Control and adaptation strategies for invasive species with different life history
The issue of timing and scope of policies to manage invasive species has achieved considerable attention in the economic literature. Whereas many earlier studies compare prevention and control for a single invading species, we focus instead on the optimal balance of adaptation and control when an invasive species competes for scarce resources with a resident species. In particular, we focus on the role that species’ life history, i.e. the degree of evolutionary specialization in survival or reproduction, plays for the choice of strategy. A numerical age-structured optimization model is used for the analysis. Results show that life history is an important factor for the trade-off between direct control of the invader and adaptation of harvesting strategies for the resident species. Life history is also crucial for the trade-off between early and delayed control of the invader. When a direct control technology is not available, there are larger economic losses with a resident species specialized in survival, whereas if such technologies are available, the larger losses occur with a resident species specialized in reproduction.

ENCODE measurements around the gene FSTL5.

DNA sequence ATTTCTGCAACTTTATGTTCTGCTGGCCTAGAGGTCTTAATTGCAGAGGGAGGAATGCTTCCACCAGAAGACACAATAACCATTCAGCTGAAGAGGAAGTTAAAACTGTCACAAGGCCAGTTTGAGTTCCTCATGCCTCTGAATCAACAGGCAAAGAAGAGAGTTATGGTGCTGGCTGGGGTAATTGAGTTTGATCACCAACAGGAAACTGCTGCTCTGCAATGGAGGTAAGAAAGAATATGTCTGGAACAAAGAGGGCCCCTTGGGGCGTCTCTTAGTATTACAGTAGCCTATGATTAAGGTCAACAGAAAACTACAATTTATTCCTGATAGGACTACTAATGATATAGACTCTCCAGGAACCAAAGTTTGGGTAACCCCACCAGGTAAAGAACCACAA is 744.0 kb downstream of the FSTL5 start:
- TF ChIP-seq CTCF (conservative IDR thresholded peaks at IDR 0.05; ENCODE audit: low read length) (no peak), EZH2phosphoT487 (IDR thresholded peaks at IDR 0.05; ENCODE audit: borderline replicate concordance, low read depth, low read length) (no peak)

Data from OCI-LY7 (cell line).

|Date of creation:||27 Mar 2013|
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